Prime Minister Narendra Modi is chairing a meeting of the Union Council of Ministers on Friday amid rising cases of coronavirus in the country. The meeting of the council of ministers is the first in the aftermath of the second wave of COVID-19 in the country.
Sources said the pandemic and the response of the government is likely to be discussed in the virtual meet.
The ongoing vaccination drive, which will now open for those in the 18-45 age group from May 1, could also be discussed.
Prime Minister Modi has held several rounds of meetings with chief ministers and top government officials to deliberate on the COVID-19 situation.
He has also been holding meetings with pharma industry leaders, oxygen suppliers, heads of the three armed forces and other dignitaries to discuss how to tackle the pandemic.
Frequently Asked Questions
A vaccine works by mimicking a natural infection. A vaccine not only induces immune response to protect people from any future COVID-19 infection, but also helps quickly build herd immunity to put an end to the pandemic. Herd immunity occurs when a sufficient percentage of a population becomes immune to a disease, making the spread of disease from person to person unlikely. The good news is that SARS-CoV-2 virus has been fairly stable, which increases the viability of a vaccine.
There are broadly four types of vaccine — one, a vaccine based on the whole virus (this could be either inactivated, or an attenuated [weakened] virus vaccine); two, a non-replicating viral vector vaccine that uses a benign virus as vector that carries the antigen of SARS-CoV; three, nucleic-acid vaccines that have genetic material like DNA and RNA of antigens like spike protein given to a person, helping human cells decode genetic material and produce the vaccine; and four, protein subunit vaccine wherein the recombinant proteins of SARS-COV-2 along with an adjuvant (booster) is given as a vaccine.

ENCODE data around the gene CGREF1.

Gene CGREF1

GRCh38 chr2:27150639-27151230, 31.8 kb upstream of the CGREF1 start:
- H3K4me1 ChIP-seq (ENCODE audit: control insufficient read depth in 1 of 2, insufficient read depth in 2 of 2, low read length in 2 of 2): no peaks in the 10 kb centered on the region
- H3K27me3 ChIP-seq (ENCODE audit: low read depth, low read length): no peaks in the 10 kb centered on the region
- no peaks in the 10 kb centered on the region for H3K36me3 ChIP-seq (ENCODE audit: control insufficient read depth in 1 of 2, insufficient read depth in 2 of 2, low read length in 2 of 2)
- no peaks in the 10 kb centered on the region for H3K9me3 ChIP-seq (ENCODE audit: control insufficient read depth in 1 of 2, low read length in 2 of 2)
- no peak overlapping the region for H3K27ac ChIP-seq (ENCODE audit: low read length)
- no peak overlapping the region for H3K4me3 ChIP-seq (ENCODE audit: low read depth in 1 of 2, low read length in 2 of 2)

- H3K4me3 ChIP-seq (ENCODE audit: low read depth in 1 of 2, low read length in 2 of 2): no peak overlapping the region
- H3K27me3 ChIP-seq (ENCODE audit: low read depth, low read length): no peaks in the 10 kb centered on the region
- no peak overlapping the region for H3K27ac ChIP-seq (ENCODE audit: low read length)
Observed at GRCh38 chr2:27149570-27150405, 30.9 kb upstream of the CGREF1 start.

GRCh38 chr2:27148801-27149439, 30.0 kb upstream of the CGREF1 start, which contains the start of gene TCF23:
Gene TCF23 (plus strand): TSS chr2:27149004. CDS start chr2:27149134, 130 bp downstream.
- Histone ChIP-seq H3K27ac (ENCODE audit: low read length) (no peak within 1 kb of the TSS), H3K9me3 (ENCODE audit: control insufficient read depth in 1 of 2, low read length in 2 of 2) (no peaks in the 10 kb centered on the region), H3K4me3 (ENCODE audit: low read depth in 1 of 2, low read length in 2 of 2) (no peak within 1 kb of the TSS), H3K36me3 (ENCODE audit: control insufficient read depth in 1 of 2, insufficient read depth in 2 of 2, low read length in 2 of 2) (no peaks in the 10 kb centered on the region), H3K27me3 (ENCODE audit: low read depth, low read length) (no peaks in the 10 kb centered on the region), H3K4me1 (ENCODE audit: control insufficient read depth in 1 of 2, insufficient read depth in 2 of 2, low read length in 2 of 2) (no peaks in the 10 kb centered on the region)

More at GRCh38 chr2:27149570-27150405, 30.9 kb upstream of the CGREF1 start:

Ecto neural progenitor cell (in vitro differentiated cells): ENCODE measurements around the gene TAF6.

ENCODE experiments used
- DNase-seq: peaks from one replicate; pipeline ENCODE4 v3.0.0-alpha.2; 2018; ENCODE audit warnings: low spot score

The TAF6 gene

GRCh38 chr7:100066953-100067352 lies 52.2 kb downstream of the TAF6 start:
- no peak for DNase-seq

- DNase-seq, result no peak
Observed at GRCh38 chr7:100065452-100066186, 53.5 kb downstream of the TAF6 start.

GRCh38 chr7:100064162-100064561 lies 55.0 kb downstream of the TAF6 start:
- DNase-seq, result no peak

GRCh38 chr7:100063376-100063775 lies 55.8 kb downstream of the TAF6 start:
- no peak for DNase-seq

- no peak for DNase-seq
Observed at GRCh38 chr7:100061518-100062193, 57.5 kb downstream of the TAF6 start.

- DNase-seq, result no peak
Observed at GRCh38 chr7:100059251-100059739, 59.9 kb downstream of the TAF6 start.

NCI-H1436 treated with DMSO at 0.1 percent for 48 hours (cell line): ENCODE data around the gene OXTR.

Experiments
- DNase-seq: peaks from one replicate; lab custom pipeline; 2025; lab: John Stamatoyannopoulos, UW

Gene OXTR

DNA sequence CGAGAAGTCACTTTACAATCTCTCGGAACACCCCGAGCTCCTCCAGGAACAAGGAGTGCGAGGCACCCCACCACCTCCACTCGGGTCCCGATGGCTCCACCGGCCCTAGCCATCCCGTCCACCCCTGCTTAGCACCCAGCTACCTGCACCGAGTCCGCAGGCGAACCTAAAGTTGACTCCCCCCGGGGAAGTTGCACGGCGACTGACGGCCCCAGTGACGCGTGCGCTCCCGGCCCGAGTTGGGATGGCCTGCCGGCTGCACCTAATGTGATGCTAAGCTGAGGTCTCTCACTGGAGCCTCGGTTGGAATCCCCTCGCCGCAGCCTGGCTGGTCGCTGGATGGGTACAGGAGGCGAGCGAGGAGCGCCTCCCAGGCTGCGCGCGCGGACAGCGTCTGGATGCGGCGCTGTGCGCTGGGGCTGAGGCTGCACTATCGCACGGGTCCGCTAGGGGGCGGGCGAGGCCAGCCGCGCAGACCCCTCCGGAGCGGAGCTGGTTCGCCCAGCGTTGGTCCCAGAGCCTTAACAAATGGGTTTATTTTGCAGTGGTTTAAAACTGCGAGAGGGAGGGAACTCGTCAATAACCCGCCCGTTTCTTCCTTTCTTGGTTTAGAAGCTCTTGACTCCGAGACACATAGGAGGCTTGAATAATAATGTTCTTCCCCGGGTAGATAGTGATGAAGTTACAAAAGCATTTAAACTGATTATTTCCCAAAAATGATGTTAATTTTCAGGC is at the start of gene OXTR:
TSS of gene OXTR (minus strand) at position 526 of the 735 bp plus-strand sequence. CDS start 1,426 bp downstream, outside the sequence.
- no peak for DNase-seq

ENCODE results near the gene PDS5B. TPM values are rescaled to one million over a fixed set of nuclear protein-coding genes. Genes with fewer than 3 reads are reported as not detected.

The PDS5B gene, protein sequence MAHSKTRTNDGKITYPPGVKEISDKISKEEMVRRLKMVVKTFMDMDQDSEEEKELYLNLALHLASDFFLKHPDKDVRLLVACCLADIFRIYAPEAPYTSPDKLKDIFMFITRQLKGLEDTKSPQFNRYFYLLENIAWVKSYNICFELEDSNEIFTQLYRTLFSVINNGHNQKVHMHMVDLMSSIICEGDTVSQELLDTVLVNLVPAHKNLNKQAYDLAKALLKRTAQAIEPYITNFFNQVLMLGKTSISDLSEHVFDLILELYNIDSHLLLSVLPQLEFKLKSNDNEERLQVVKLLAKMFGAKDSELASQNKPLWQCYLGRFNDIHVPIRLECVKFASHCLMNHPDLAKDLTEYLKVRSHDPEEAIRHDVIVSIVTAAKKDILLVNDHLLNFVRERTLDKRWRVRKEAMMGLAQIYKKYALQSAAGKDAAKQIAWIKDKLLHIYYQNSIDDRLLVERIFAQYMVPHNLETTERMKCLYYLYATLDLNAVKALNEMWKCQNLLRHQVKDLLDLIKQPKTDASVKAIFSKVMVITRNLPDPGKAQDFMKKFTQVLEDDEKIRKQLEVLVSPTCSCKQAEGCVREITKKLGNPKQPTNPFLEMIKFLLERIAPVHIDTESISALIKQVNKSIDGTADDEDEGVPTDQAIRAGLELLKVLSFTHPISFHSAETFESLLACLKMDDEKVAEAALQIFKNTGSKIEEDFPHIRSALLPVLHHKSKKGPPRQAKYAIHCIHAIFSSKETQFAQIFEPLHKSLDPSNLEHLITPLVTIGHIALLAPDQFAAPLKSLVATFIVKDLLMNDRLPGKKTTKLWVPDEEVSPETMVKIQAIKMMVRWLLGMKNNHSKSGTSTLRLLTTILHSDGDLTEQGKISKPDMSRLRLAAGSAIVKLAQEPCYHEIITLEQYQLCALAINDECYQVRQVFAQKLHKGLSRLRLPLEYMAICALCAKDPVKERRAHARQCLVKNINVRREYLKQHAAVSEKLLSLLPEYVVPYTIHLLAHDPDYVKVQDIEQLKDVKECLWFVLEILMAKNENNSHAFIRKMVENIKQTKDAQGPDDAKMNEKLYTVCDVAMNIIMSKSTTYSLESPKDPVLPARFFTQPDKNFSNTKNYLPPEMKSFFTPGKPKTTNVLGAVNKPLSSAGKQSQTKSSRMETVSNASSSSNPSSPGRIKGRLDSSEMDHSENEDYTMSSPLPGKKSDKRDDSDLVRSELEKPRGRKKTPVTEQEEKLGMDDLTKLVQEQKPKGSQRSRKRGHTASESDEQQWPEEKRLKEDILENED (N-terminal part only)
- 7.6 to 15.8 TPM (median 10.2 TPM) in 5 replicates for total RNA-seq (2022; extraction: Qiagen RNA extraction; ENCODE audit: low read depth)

Vaccine development is a long, complex process. Unlike drugs that are given to people with a diseased, vaccines are given to healthy people and also vulnerable sections such as children, pregnant women and the elderly. So rigorous tests are compulsory. History says that the fastest time it took to develop a vaccine is five years, but it usually takes double or sometimes triple that time.